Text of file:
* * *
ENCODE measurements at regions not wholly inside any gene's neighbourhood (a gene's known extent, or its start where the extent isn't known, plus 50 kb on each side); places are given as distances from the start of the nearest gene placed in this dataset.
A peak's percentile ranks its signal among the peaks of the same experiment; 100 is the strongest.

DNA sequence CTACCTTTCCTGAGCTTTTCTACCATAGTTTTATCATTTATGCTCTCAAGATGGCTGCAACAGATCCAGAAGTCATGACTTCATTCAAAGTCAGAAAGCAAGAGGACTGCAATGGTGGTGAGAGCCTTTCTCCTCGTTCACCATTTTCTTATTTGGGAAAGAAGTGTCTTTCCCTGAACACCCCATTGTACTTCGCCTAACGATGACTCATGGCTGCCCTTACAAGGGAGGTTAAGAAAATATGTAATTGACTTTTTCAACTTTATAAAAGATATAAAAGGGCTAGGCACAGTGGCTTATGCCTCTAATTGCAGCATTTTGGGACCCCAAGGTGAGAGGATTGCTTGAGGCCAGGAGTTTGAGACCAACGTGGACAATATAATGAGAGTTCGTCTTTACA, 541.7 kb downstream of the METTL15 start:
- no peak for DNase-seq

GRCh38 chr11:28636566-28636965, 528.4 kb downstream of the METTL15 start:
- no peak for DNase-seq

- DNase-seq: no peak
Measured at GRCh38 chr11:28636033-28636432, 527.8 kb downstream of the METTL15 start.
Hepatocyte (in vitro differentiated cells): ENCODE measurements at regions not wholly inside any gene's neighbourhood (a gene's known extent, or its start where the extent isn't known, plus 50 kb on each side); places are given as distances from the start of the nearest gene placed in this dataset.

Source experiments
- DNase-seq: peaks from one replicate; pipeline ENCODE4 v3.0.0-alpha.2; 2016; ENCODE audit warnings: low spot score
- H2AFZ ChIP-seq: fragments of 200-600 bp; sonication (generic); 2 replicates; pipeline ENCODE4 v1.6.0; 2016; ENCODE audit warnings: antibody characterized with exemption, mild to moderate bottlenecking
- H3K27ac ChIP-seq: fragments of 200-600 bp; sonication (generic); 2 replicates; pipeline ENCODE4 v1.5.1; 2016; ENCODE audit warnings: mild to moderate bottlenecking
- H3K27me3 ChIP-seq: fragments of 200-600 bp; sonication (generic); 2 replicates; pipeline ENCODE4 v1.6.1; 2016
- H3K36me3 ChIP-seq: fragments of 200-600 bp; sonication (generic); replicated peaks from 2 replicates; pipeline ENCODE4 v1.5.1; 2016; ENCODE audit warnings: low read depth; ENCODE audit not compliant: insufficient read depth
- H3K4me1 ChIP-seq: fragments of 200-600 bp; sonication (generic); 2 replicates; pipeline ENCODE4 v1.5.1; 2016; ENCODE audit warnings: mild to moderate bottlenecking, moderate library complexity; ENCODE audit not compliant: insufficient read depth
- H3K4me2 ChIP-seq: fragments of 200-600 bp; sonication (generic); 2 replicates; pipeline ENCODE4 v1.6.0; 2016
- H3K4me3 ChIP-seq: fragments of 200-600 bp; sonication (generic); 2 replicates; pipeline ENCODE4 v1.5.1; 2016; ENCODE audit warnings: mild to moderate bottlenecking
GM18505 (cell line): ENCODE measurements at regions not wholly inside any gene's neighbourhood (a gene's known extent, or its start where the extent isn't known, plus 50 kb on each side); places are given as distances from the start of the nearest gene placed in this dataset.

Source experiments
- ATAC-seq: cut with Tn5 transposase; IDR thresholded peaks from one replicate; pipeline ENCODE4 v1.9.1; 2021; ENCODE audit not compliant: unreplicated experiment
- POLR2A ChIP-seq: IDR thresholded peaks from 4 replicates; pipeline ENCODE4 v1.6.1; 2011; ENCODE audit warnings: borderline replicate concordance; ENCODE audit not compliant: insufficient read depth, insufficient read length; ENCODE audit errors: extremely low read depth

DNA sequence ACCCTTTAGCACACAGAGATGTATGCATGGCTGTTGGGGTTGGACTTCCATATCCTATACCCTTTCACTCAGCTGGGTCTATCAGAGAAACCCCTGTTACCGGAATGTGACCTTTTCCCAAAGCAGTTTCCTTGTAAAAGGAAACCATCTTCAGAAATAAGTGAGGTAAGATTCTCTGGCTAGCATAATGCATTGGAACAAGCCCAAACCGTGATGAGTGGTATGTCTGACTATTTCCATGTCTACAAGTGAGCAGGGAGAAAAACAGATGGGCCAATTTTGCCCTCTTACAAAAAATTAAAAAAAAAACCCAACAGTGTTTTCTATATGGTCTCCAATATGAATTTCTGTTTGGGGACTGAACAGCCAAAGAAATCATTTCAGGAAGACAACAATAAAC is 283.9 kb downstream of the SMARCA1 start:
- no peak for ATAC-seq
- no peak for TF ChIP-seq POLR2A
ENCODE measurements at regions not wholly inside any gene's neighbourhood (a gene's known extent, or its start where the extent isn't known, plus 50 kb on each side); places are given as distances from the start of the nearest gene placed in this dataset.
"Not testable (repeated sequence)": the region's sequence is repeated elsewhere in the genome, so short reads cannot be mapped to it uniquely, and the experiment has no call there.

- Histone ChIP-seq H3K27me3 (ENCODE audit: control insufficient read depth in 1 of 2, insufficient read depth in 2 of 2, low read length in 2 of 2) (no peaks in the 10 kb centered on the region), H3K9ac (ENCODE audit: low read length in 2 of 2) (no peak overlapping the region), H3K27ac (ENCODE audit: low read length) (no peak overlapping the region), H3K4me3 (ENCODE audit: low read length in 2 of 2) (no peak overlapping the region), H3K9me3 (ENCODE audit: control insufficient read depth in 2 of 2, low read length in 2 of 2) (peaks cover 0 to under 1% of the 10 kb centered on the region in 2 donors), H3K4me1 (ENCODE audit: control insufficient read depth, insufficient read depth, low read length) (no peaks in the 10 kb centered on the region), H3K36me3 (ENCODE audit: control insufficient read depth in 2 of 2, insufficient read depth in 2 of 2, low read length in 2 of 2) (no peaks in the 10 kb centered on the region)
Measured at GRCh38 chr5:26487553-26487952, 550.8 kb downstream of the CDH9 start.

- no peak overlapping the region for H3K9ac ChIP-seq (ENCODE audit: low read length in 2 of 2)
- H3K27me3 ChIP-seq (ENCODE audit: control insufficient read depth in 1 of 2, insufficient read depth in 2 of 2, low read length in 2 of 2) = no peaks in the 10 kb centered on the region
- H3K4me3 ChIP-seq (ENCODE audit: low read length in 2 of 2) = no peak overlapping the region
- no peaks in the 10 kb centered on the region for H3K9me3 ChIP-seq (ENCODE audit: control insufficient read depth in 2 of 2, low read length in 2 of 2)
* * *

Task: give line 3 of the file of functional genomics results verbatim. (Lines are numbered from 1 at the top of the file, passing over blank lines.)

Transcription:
DNA sequence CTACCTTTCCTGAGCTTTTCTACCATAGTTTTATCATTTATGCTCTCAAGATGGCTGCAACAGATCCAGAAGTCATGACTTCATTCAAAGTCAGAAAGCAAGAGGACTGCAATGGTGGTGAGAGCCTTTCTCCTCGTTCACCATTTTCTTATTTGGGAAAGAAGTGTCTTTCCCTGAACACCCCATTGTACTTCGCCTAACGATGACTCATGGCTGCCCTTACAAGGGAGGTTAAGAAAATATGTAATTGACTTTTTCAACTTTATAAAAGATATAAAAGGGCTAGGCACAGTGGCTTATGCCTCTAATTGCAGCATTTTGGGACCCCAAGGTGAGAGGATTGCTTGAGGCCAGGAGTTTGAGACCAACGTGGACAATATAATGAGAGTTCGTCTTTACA, 541.7 kb downstream of the METTL15 start: